The perfect activity for skydiving toe dippers

 

Ever fancied trying skydiving, but can’t pluck up the courage? Well indoor skydiving could be the perfect activity to get you closer to your dream. It’s a safer alternative for those not quite ready to make the leap (literally). Not only will you get to experience the thrill of skydiving in a safe environment, you’ll also be able to refine your basic free-fall technique before you sign up for a full-on skydiving experience. Here’s everything you need to know about indoor skydiving to get your skydiving dream kickstarted.

What is indoor skydiving?

Quite simply, indoor skydiving is a simulation of skydiving in an indoor wind tunnel. It’s the closest thing you’ll ever get to the real thing and it enables you to taste the excitement of free falling in a completely safe environment. Wearing appropriate clothing, you step into wind that is powerful enough to lift you 20 feet up in the air. All you need to do is straighten your arms and let yourself go.

Most indoor skydiving venues give you two 1-minute flights, which amounts to the equivalent freefall distance of 2 miles! While you bob around on the bed of air, there will be an instructor close by coaching you in technique.

Once you’ve mastered some of the techniques you’ll be able to manoeuvre yourself around and fully immerse yourself in the experience. It’s safe and it’s incredibly close to the real thing, so if you’re a skydiving toe dipper, this is definitely the activity for you. Most places also offer video footage for an extra fee so you can keep the memory of your experience alive.

 

Indoor Skydiving in Madrid (Spain)

What to expect

Most indoor skydiving places have a viewing deck, so you will be able to watch other participants flying before you take a turn. You’ll also receive some classroom flight training before you get into the wind tunnel. You’ll be shown the hand signals your instructor will use and get briefed on safety and what to do to get the most out of the experience.

You will then get geared up in a flight suit, helmet and goggles. When you enter the flight chamber, your instructor will guide you on how to lean in so you can fly like a superhero. It’s easy and takes the fear factor of jumping out of a plane out of the equation. It’s the perfect way for wannabe skydivers to dip their toes without jumping from a great height.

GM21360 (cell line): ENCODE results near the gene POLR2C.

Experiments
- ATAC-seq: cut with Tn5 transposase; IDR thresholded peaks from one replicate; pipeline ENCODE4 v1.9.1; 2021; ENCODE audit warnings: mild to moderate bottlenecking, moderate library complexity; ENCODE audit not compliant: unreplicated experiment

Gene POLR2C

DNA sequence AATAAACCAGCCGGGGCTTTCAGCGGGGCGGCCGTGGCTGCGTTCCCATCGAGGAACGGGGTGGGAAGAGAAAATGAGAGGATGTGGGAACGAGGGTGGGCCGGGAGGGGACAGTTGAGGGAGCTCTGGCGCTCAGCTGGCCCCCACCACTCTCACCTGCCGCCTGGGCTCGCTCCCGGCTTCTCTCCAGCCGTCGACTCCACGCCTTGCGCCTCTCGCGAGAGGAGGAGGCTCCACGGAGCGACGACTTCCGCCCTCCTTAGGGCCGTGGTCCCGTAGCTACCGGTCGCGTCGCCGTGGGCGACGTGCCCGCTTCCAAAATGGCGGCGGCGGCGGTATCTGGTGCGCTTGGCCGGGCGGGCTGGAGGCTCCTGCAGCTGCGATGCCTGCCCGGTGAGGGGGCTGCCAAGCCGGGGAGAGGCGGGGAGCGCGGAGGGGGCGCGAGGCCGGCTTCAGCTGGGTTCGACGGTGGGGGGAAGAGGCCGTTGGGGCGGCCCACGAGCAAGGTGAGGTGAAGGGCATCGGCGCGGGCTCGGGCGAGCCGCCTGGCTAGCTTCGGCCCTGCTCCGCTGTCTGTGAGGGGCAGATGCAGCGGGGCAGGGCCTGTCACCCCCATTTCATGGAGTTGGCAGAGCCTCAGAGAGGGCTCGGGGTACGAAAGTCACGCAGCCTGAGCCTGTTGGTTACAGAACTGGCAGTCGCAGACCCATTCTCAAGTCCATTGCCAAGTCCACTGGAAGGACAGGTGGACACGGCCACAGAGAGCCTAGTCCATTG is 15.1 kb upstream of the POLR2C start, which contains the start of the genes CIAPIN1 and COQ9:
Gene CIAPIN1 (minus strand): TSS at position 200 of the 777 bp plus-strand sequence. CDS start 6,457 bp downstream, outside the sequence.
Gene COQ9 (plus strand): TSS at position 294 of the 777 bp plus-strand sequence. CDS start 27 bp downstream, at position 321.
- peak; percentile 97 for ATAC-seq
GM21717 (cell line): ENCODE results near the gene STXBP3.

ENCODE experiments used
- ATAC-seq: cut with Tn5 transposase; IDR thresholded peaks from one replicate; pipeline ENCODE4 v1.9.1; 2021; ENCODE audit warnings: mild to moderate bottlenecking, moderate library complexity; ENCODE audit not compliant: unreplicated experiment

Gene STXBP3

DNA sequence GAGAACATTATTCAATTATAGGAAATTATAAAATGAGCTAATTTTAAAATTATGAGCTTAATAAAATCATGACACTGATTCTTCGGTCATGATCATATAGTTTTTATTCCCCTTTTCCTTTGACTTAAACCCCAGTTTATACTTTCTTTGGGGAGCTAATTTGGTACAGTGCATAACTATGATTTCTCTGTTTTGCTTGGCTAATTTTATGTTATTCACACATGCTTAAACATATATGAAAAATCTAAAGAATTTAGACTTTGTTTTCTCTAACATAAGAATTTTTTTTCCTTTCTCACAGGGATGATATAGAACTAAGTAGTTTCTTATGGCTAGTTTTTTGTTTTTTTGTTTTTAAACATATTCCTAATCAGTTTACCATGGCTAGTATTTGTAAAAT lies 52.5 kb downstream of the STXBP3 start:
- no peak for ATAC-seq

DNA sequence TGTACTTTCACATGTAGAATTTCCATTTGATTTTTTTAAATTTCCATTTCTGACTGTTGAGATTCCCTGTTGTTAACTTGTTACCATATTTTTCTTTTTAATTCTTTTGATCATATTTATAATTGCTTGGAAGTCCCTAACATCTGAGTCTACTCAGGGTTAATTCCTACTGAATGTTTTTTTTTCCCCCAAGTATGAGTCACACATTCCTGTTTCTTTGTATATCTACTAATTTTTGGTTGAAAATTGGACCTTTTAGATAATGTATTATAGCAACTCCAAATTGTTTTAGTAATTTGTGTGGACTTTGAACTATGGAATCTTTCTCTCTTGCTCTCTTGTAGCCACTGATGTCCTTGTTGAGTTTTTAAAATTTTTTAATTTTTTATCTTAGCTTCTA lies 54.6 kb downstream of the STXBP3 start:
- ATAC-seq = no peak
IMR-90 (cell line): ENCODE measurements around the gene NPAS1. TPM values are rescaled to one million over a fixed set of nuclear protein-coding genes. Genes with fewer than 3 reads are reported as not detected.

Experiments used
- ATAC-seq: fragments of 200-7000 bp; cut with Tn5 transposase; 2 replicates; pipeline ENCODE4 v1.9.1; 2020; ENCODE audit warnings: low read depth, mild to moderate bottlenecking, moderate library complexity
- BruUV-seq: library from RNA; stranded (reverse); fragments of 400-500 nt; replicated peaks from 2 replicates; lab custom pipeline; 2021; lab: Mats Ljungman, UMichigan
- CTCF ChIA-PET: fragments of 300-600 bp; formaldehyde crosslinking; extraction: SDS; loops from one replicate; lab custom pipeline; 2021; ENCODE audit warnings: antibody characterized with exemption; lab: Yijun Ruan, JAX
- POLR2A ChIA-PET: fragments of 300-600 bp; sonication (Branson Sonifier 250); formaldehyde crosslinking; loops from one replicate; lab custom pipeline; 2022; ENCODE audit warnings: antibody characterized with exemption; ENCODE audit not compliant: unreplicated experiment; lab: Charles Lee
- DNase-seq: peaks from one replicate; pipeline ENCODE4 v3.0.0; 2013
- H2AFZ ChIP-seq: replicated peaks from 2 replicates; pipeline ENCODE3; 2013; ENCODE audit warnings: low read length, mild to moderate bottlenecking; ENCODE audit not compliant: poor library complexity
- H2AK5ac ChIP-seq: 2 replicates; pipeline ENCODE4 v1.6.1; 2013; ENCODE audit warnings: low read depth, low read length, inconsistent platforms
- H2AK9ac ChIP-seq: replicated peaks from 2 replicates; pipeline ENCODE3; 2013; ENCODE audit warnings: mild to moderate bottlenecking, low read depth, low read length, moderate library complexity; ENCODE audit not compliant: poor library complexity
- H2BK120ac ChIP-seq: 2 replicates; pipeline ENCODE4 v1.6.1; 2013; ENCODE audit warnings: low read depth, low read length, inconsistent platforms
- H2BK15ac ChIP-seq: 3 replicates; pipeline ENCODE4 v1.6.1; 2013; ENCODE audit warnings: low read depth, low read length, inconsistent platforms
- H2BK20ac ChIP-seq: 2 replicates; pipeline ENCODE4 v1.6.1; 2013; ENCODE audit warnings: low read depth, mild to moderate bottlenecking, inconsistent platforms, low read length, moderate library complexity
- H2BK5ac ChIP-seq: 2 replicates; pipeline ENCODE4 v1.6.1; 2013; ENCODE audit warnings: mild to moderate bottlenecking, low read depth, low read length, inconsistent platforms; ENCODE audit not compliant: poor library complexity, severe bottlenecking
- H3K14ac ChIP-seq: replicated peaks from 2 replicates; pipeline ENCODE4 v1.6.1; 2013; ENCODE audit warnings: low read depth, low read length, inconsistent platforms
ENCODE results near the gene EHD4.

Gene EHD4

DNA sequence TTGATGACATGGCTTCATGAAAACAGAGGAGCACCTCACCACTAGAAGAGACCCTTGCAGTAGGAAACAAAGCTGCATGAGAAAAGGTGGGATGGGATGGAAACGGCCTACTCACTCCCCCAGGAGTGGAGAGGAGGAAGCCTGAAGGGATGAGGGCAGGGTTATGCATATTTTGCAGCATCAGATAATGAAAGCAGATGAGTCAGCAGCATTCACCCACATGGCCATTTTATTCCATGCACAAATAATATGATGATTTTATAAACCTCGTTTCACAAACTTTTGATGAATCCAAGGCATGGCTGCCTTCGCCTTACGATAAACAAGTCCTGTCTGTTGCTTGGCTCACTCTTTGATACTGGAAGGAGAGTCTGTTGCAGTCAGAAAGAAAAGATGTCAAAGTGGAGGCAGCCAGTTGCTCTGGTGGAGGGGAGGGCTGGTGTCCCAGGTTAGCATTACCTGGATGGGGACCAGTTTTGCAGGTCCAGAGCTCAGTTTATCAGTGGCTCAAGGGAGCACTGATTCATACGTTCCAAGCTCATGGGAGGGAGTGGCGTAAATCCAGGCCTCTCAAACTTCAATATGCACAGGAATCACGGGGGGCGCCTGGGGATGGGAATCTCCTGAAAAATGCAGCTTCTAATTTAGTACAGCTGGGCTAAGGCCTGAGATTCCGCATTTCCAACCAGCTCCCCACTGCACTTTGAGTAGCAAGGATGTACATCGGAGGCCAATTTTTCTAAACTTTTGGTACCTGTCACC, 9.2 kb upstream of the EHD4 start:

Who can practice indoor skydiving

Anyone from age 3 to 103 can experience indoor skydiving, adults and children alike. There are very few reasons you may not be able to fly, and many people with disabilities are able to participate.

You CANNOT fly if you:

  • weigh over 18 stone (114kg)
  • are under 3 years old
  • are pregnant
  • have previously dislocated your shoulder
  • are under the influence of alcohol or drugs
  • are wearing a hard cast

You will need signed permission to fly if you are under 18, and you will need to sign a declaration of risk before flying.

 

Kids Club at iFLY Downunder (Australia)

 

More about the wind tunnel

Wind tunnels have been used since the end of the 19th century in the automotive, aircraft and spacecraft industries to research the aerodynamics of objects, such as cars, aircraft, trains, buildings and bridges. Scale models are often used, but some wind tunnels are made to test full-size vehicles. For vehicle testing, MIRA has the UK’s only full scale aerodynamic wind tunnel.

The wind tunnel concept was adapted to create vertical wind tunnels because horizontal wind tunnels were found to be inadequate in certain testing situations, such as testing for helicopter blades and parachutes. The first ever vertical wind tunnel on record is the vertical spin tunnel at the NASA Langley Research Centre in Virginia, U.S.A. This model was too slow (an approximate 58 mph top speed) for human flight.

The wind tunnel at the Wright-Patterson Air Force Base in Ohio, U.S.A. is famous in the world of indoor skydiving. The late Jack Tiffany was the first recorded human to ever fly in a wind tunnel there. He took the flying plunge in 1964. At the time, the wind tunnel was used for testing parachute clusters as part of the Apollo space program.

 

A modern wind tunnel in Virginia Beach (USA)

 

The first wind tunnel designed and built specifically for humans to skydive in was in Canada in 1978. The machine was designed by Jean St-Germain who wanted to create an environment where his kids could experience freefall safely. He later sold the design to Les Thompson and Marvin Kratter. Thompson built Flyaway in Pigeon Forge, while Kratter created Vegas Indoor Skydiving. St-Germain’s innovative invention was dismantled in 1998.

In 1997 SkyVenture filed a patent for a modern wall-to-wall vertical wind tunnel design. It was the first model to include an enclosed flight chamber with airflow present from wall to wall, which offered increased safety as users can’t fly out of the column of air.

Since then, there have been various innovations to improve the design and the diameter. The world’s widest flight chamber to date is currently under construction in Abu Dhabi (United Arab Emirates) with an unmatched width of 32 feet. Completion is due in 2018.

Where to make your first flight

To experience Indoor Skydiving in the UK you can visit Into The Blue where you will find many more indoor and outdoor activities.

There are more than 200 wind tunnel in the world to try your first flight, just find the closest wind tunnel and start your adventure now!

 

Words by Mike James

Last updated on 9 Jan 2018

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